Sunday, January 14, 2007

High Tech Crime Fighting Technique for Philadelphia

From the Harvard Government Innovators Network, "Philadelphia will take advantage of new statistics software to predict which recent probationers are most likely to reoffend. Developed using research about thousands of previous crimes, the city's new Strategic Anti-Violence Unit (SAV-U) uses computer models to forecast which individuals may commit crimes again. Armed with this information, SAV-U can target resources, such as drug treatment, education, and counseling, more efficiently."

Friday, January 05, 2007

Nutter on Ethics (from the campaign)

I strongly support the proposals of the Committee of Seventy’s ETHICS AGENDA. I am proud to be the only candidate running for Mayor who has achieved any concrete ethics reform in Philadelphia. My public policy record on ethics reform is unmatched by any other candidate or potential candidate for Mayor. Every Mayoral candidate should post on this site their track record on ethics reform based on their experience in the public and/or private sectors. I plan to release additional proposals for continued ethics reform later this month. In the meantime, please read my track record on ethics reform as a policy and legislative issue in Philadelphia.

Independent Ethics Board
In September 2004, I introduced legislation providing for the first time in City history a Charter created Ethics Board. To insure the integrity of this Board, I pushed for a strong, independent entity with adjudicatory and enforcement powers, and guaranteed funding and staff to carry out its mission. The Ethics Board was overwhelmingly approved by the voters in May 2006. Five members were sworn in as the City’s first independent Board of Ethics on November 27, 2006.

Revised City Ethics Code
I made changes to the City's Ethics Code which now mandates regular ethics training and education for all City officers and employees, the issuance of advisory opinions, the adjudication of ethics violations, and the imposition of civil fines. These measures were adopted by City Council in December 2005.

No-Bid (Professional Services) Contract Reform and Contribution Limits
I wrote legislation, approved in June 2005, which provides for an open and transparent process for no-bid contracts, limits campaign contributions to $5000 for individuals and $20,000 for businesses, and requires mandatory disclosure of campaign contributions before the award of a no-bid contract and during the contract period. These reforms were Charter amendments and required voter approval before taking effect. In November 2005, 87% of the voters said “yes” to the ballot question calling for these reforms. This was the largest winning margin ever recorded for a ballot question in Philadelphia. The new no-bid contract procedures took effect on February 1, 2006.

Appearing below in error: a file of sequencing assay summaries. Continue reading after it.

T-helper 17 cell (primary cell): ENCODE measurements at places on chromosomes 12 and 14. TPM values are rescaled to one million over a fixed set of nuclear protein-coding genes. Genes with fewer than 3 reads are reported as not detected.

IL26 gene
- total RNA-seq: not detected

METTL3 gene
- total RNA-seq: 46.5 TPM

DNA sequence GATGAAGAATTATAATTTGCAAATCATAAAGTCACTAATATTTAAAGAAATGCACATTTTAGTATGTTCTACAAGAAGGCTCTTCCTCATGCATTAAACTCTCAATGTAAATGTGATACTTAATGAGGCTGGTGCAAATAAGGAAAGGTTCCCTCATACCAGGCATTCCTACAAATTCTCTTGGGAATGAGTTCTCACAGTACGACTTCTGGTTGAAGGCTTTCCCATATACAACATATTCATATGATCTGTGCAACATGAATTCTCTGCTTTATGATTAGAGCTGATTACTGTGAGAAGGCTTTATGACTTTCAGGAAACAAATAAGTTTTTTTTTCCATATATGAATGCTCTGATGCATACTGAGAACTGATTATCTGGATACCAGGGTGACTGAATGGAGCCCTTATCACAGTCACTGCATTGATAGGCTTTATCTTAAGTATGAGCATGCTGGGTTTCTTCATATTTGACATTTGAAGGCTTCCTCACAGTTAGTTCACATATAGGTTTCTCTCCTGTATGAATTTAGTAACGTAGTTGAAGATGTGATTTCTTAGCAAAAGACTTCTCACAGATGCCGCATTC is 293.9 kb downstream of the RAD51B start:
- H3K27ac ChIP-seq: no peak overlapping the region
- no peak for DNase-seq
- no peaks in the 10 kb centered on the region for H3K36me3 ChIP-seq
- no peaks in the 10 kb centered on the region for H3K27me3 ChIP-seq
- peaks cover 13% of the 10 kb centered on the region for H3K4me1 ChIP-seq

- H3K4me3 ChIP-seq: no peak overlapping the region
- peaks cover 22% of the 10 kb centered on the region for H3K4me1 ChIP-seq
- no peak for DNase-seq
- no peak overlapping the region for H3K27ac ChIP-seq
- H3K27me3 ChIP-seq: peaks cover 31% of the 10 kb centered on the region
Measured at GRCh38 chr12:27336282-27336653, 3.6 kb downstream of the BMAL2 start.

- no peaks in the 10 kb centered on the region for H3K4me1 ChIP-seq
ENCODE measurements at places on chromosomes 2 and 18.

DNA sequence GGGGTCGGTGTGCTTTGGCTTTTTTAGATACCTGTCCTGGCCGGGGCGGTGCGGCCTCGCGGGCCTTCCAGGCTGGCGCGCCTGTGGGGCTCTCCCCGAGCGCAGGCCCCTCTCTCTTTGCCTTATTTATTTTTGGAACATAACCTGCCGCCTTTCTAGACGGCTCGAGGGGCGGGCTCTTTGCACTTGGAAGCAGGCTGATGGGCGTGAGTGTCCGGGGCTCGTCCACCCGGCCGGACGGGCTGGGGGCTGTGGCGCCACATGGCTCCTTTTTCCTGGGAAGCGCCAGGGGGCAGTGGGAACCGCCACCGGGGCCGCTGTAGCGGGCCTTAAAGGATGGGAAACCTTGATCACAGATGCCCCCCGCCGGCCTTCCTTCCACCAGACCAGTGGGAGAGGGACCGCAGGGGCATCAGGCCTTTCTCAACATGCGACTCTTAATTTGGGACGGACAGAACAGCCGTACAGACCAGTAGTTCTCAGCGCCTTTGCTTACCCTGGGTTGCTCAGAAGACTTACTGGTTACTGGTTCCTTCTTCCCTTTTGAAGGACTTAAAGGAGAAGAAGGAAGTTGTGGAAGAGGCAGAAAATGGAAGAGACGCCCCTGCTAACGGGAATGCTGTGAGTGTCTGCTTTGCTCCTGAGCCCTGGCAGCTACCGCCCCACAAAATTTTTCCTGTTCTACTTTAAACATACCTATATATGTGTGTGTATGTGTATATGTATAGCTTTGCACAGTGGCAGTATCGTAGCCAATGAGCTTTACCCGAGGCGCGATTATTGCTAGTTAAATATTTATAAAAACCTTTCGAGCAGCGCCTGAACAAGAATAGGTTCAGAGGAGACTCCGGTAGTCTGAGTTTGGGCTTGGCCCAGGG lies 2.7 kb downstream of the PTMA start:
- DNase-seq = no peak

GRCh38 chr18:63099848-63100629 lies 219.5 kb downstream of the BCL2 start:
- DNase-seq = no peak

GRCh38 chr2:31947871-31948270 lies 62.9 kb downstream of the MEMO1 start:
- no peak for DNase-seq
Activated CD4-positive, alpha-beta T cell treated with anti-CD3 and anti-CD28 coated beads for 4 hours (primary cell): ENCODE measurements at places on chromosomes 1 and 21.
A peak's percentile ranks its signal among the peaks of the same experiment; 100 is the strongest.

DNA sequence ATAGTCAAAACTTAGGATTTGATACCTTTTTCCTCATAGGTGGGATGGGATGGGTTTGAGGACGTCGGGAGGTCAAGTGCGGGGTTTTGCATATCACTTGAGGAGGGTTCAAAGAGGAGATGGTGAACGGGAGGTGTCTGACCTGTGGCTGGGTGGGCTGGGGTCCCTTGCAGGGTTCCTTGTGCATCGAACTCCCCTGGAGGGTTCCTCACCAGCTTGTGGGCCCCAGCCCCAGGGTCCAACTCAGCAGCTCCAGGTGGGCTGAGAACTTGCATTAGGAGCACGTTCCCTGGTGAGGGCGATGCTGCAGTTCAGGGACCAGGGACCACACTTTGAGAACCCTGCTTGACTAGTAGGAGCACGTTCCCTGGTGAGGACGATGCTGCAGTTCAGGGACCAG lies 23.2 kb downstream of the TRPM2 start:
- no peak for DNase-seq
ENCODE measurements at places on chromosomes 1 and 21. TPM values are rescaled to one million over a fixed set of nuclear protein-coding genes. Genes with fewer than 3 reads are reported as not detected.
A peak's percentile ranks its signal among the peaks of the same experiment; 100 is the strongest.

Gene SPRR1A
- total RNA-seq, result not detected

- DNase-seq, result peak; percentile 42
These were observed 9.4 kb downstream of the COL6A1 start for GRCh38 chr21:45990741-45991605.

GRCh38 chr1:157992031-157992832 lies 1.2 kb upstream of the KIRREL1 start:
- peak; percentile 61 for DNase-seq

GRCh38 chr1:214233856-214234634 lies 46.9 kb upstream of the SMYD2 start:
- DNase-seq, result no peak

Limits on Political Contributions by Contractors
Another important reform I proposed, approved in December 2005, prohibits persons and businesses from receiving City financial assistance if they have made campaign contributions in excess of the prescribed limits − $5000 for individuals and $20,000 for businesses. In addition, individuals or businesses awarded City financial assistance must agree not to make any campaign contributions which exceed the local limits for five years after receipt of the financial assistance. This ordinance took effect on July 1, 2006.

Campaign Finance Reports on City's Website
This new measure, approved December 2005, requires candidates for City offices to file their campaign reports with the City's Records Department. In addition to a hard copy, the reports are to be electronically filed, and the Records Department, working with the Ethics Board, is directed to post the campaign reports on the City's website no later than five business days after receipt of the information. The Records Department has implemented this new law and campaign reports are now available on-line.

There is much common ground between these achievements and the Committee of Seventy’s Ethics Agenda. I look forward to working with Seventy and to continuing the hard but important work of achieving real change in government ethics in the City of Philadelphia.

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